Monday, March 16, 2009

Mortality Salience and Violent Feedback

Jesse Bering at Scientific American recently wrote an interesting article about research from Germany showing that those primed to think about death were more likely to be nationalistic. As the article notes,
[T]he evolution of self-consciousness in our human ancestors came with a heavy price, which was the awareness that they were mortal. This awareness of death brought a crippling sense of anxiety... that interfered with our ancestors’ otherwise adaptive, everyday social behaviors. To cope with this anxiety... our species evolved a suite of psychological defenses that allowed us to accept the unavoidable reality of death while assuaging our existential fears and to get on with the business of being alive.... [M]ost people tend to endorse their own prevailing cultural worldviews because culture serves as an anxiety-reducing buffer against thoughts of death. Contribute meaningfully to this system, or at least defend it, and a part of you will live on in the cultural ethos even after you turn to dust.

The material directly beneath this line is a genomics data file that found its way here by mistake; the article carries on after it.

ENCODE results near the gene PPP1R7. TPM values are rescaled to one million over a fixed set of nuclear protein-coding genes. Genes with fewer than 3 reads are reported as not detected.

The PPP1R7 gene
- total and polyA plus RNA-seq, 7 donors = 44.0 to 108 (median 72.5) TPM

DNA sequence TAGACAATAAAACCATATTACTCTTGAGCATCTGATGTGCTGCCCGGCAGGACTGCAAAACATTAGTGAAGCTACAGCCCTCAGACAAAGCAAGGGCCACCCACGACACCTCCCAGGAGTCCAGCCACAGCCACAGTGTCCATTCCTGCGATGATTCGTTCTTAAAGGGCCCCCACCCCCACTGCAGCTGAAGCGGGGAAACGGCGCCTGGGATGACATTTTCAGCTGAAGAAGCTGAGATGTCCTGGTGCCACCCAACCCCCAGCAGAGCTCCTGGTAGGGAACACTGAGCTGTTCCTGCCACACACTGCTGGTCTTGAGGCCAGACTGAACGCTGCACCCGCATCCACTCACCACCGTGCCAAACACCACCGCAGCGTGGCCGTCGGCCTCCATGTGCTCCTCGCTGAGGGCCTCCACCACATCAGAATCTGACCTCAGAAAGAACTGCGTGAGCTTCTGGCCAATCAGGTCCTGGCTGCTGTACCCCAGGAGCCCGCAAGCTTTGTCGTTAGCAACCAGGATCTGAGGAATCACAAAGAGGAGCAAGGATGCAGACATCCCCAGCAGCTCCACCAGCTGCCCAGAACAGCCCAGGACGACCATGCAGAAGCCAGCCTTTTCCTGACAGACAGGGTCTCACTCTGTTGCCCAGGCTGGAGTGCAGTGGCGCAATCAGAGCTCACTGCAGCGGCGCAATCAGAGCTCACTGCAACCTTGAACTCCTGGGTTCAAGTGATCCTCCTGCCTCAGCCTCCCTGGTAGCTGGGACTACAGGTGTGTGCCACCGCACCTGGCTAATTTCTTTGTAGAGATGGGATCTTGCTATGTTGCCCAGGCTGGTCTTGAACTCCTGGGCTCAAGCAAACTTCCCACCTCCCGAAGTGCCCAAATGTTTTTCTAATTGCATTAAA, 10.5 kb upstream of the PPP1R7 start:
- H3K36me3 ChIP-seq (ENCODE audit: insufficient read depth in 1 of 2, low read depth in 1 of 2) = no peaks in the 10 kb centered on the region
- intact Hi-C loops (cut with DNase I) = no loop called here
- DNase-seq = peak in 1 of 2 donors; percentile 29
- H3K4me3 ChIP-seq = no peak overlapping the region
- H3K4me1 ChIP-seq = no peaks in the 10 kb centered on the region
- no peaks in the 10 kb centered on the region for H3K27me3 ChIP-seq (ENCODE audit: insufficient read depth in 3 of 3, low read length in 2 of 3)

Once violence erupts in a region, there are many reasons to think about your own death as people you know die or are seriously injured. In these cases, terror management causes us to be hold more in-group tendencies and be more patriotic. This leads to more prejudice and hatred, which leads to more violence, and thus more mortality priming, etc. This is a nasty feedback loop that may be responsible for compounding the initial effects of violence throughout generations.

Yet another reason that we should strive to stop violence between cultural groups before it starts, and be thankful (at least in the US) for our current relatively peaceful society.